Space Rocks that become Temporary Satellites of Planet Earth

The Moon may not, as most people have always assumed, be the only natural object orbiting the Earth at any one time. Since 2006, astronomers have returned to a question that their profession had largely abandoned decades ago: Are there more moons of Earth, awaiting discovery? Although there probably are no other permanent moons of Earth, astronomers now have evidence that there are a few rocks orbiting the Earth at any one time. They call these “temporary satellites.”

Astronomers have been searching in vain for a second “moon” orbiting the Earth – one much smaller than the actual Moon, of course – since the 19th century. Although their efforts never succeeded, they did manage to establish that there was a respectably large population of near-Earth asteroids with orbits quite close to that of Earth, like Cruithne.

Most near-Earth asteroids are large enough, and far enough away, that over the short term they have reasonably stable solar orbits of their own. Smaller objects, however, occasionally come close enough to Earth that they get briefly trapped in the planet’s gravity well. This is similar to the process by which the gas giant planets are believed to have “captured” some of their moons, except that the tiny rocks entering Earth’s gravity well do not form stable orbits. Instead, after a few unsteady orbits around our planet, they get tugged away again and fall back into new orbits around the Sun. For this reason, they have been dubbed “temporary satellites.”

The search for temporary satellites really first got off the ground in 2006. That year, the Arizona-based Catalina Sky Survey noticed a small asteroid orbiting the Earth, which they named 2006 RH120. RH120 was tiny – just a few metres wide – and at first they thought they had stumbled across an old rocket stage deposited in orbit by NASA’s Apollo missions. Closer inspection ruled this out. But then, a year later and after making four full complete orbits, RH120 was pulled away from Earth and back into a new orbit around the Sun. Astronomers don’t expect to see it up-close again for years.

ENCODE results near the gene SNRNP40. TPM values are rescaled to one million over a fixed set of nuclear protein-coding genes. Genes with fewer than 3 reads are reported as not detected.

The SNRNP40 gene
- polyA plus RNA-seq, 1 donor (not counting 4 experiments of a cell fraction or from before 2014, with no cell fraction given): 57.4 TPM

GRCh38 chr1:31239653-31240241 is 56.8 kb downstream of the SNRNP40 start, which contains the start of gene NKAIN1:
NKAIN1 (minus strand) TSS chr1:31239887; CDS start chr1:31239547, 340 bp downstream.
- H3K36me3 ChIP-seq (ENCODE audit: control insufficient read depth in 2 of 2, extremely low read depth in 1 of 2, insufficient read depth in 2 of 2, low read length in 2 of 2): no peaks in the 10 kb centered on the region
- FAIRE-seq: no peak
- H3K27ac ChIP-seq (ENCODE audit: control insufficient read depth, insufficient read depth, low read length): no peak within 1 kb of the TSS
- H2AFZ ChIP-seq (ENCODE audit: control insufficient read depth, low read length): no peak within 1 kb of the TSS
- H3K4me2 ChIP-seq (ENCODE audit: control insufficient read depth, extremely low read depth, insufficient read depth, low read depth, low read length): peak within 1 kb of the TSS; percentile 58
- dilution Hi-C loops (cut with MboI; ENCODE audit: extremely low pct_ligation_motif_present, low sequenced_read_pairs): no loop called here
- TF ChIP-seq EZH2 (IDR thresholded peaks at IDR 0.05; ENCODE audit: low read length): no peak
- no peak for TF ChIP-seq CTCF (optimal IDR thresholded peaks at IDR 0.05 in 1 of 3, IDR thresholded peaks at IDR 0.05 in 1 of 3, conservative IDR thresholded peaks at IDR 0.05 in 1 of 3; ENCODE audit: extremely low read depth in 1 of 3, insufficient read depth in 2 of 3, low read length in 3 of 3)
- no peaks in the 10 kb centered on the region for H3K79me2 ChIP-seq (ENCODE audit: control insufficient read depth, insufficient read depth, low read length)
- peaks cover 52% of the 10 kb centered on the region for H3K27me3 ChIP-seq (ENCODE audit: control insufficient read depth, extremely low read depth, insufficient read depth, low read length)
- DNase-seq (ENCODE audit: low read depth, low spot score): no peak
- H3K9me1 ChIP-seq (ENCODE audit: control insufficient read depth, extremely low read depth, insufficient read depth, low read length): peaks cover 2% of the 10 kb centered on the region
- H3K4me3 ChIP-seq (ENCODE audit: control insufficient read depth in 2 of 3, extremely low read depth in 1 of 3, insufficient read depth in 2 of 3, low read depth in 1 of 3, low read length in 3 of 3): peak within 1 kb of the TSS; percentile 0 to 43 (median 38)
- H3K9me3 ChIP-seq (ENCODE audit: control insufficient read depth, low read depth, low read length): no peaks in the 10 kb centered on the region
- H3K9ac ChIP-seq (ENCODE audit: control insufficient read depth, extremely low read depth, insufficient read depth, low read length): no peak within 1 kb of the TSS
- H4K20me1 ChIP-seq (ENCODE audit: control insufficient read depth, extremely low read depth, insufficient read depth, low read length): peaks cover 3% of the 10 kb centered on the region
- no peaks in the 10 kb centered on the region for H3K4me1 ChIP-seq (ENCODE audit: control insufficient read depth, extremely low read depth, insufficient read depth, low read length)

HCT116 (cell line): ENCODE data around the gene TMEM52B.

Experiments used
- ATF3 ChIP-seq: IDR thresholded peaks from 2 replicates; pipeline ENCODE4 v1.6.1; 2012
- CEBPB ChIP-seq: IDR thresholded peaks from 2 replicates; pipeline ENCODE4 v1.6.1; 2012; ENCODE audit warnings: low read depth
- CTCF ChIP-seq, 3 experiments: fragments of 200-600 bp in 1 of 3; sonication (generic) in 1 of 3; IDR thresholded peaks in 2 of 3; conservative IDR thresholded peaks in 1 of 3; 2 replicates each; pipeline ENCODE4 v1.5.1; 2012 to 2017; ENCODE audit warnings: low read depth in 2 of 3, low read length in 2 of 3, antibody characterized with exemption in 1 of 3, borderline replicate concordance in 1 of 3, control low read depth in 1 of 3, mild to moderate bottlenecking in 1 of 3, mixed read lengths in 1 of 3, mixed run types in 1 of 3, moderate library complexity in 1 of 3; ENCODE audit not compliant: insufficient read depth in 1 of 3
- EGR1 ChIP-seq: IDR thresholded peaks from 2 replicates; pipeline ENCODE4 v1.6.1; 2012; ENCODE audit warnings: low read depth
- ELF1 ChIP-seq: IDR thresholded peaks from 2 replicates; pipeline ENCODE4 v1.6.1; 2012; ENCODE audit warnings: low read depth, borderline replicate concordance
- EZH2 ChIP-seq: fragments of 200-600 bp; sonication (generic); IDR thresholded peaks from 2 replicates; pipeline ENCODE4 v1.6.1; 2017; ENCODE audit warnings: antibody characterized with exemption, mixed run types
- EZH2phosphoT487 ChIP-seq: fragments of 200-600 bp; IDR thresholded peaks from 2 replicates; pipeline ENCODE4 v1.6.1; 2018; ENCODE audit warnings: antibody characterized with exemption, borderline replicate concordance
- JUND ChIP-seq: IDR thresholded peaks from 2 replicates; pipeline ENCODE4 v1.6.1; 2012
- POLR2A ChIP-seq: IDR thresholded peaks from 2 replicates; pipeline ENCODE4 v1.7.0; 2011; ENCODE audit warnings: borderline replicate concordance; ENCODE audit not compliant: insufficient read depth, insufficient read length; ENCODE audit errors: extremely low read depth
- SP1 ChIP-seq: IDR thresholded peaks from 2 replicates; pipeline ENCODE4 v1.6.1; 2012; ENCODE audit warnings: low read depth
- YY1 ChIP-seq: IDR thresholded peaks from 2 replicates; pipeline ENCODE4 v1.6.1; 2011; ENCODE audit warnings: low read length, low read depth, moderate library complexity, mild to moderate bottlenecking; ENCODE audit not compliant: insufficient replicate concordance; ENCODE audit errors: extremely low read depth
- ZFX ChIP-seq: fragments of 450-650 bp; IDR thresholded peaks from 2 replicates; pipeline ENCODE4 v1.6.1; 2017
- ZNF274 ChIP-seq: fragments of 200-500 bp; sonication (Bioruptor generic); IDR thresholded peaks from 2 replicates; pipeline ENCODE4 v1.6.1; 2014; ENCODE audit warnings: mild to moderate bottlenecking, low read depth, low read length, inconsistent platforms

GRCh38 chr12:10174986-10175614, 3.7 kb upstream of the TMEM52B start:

Excited by the discovery, though, astronomers set to work. A joint team from the University of Helsinki, the University of Hawaii and the Paris Observatory, using a computer simulation of the asteroid population in the inner solar system, calculated that at any given time there must be at least one asteroid more than three feet across in a similar temporary orbit around the Earth, plus many more, maybe even hundreds, of even smaller rocks. “Minimoons,” as they dubbed the temporary satellites, could be very valuable subjects of scientific research. At least during their brief and chaotic periods in near-Earth space, it would be relatively inexpensive to send up a space probe to take samples of a small temporary satellite and bring them back to Earth.

So far, scientists have yet to find any more temporary satellites of planet Earth similar to 2006 RH120. Thanks to that discovery and to the recent modelling studies, however, astronomers have a good idea what to look for and can begin to search for them using highly sensitive telescopes. The search will not be easy: The objects they will be looking for are only a few feet across, in a sphere of space hundreds of thousands of miles across.